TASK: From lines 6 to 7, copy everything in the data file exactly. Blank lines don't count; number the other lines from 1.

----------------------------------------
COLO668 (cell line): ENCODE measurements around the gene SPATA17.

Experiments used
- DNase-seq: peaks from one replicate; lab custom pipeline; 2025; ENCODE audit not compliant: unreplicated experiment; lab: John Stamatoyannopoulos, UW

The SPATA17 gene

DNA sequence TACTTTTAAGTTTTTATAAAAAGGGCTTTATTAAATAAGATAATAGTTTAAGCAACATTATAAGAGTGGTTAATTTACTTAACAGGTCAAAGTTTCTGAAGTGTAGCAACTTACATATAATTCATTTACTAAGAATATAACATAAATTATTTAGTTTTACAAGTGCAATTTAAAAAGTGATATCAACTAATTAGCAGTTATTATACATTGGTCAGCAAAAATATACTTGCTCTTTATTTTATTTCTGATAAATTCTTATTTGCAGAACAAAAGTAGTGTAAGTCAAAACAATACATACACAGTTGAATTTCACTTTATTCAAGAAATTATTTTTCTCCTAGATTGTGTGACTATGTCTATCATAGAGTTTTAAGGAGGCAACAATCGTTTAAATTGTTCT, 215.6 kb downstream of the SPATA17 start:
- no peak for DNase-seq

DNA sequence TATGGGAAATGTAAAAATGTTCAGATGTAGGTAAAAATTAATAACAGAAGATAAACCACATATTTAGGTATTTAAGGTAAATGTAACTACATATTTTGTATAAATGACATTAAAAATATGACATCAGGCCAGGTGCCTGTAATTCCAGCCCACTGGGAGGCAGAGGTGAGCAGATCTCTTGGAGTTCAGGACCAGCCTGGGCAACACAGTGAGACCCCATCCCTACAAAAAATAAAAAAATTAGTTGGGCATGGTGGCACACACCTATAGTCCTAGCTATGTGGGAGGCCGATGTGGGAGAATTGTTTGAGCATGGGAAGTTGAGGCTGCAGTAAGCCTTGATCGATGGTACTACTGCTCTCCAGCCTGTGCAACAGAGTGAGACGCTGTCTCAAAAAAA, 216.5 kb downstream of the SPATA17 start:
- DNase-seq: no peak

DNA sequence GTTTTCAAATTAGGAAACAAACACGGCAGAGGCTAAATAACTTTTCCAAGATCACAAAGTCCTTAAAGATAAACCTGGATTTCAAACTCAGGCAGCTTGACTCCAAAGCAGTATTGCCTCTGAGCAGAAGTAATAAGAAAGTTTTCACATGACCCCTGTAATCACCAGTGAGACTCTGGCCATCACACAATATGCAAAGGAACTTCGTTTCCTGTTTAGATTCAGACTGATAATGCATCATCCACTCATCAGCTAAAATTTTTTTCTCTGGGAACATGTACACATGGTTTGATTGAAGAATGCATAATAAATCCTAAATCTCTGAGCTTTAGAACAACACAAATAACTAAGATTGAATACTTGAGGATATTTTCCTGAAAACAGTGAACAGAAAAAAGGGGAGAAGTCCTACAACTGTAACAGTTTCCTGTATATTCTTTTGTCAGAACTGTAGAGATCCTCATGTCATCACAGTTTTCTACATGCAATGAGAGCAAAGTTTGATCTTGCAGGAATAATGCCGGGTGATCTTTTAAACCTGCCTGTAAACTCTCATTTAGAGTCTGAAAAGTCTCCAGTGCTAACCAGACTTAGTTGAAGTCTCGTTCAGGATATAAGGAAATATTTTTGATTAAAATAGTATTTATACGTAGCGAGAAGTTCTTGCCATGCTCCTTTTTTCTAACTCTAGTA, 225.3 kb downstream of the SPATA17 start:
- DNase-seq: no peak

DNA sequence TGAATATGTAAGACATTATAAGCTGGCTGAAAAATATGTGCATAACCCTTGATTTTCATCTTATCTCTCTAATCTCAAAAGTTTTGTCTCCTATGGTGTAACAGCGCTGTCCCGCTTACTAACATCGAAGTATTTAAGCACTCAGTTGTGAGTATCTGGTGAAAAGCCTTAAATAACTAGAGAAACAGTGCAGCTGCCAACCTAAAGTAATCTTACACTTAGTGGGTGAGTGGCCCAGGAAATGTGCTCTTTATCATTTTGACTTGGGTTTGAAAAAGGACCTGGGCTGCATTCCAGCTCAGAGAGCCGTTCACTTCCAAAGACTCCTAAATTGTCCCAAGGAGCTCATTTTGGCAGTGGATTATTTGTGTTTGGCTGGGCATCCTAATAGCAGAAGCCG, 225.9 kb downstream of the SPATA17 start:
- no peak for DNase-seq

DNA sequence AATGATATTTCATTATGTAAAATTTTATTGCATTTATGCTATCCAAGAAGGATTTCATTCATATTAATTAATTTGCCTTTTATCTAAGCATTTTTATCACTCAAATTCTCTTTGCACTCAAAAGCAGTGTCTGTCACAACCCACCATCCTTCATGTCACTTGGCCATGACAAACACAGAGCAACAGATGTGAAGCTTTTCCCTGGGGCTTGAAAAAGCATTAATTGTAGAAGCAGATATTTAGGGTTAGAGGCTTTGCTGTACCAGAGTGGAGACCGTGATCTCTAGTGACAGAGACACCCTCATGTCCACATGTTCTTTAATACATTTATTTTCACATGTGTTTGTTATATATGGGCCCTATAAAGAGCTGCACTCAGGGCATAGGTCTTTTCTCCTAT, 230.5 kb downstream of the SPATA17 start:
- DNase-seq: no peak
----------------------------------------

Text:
- no peak for DNase-seq

DNA sequence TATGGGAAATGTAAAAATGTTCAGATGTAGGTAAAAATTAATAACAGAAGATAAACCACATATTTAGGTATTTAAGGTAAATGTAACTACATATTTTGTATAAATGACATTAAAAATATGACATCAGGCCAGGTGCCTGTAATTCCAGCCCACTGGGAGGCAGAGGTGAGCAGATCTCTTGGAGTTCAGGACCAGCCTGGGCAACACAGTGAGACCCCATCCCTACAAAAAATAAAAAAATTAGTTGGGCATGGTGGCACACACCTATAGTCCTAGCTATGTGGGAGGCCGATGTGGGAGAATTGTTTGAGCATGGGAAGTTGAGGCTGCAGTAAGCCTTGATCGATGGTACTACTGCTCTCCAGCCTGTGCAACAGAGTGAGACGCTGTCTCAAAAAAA, 216.5 kb downstream of the SPATA17 start: